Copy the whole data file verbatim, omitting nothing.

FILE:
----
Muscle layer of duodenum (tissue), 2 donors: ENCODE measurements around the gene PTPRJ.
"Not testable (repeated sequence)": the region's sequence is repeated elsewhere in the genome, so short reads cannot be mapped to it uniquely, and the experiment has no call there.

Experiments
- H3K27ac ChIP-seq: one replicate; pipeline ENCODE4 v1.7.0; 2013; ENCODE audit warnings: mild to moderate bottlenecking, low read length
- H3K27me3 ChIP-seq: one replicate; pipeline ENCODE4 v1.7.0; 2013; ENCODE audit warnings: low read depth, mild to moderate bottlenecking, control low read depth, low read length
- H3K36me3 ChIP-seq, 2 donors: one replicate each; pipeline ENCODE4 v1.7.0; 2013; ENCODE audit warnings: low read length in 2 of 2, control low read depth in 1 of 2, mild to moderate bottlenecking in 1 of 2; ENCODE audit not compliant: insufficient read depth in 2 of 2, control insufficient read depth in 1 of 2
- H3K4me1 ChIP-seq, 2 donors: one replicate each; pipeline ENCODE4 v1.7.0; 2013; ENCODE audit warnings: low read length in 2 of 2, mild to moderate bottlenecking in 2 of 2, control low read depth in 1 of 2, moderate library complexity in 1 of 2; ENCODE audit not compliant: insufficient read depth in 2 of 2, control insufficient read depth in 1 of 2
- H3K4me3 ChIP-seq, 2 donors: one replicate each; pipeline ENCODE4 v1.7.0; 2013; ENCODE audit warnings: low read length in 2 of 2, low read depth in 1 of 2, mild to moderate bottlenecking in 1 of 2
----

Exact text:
Muscle layer of duodenum (tissue), 2 donors: ENCODE measurements around the gene PTPRJ.
"Not testable (repeated sequence)": the region's sequence is repeated elsewhere in the genome, so short reads cannot be mapped to it uniquely, and the experiment has no call there.

Experiments
- H3K27ac ChIP-seq: one replicate; pipeline ENCODE4 v1.7.0; 2013; ENCODE audit warnings: mild to moderate bottlenecking, low read length
- H3K27me3 ChIP-seq: one replicate; pipeline ENCODE4 v1.7.0; 2013; ENCODE audit warnings: low read depth, mild to moderate bottlenecking, control low read depth, low read length
- H3K36me3 ChIP-seq, 2 donors: one replicate each; pipeline ENCODE4 v1.7.0; 2013; ENCODE audit warnings: low read length in 2 of 2, control low read depth in 1 of 2, mild to moderate bottlenecking in 1 of 2; ENCODE audit not compliant: insufficient read depth in 2 of 2, control insufficient read depth in 1 of 2
- H3K4me1 ChIP-seq, 2 donors: one replicate each; pipeline ENCODE4 v1.7.0; 2013; ENCODE audit warnings: low read length in 2 of 2, mild to moderate bottlenecking in 2 of 2, control low read depth in 1 of 2, moderate library complexity in 1 of 2; ENCODE audit not compliant: insufficient read depth in 2 of 2, control insufficient read depth in 1 of 2
- H3K4me3 ChIP-seq, 2 donors: one replicate each; pipeline ENCODE4 v1.7.0; 2013; ENCODE audit warnings: low read length in 2 of 2, low read depth in 1 of 2, mild to moderate bottlenecking in 1 of 2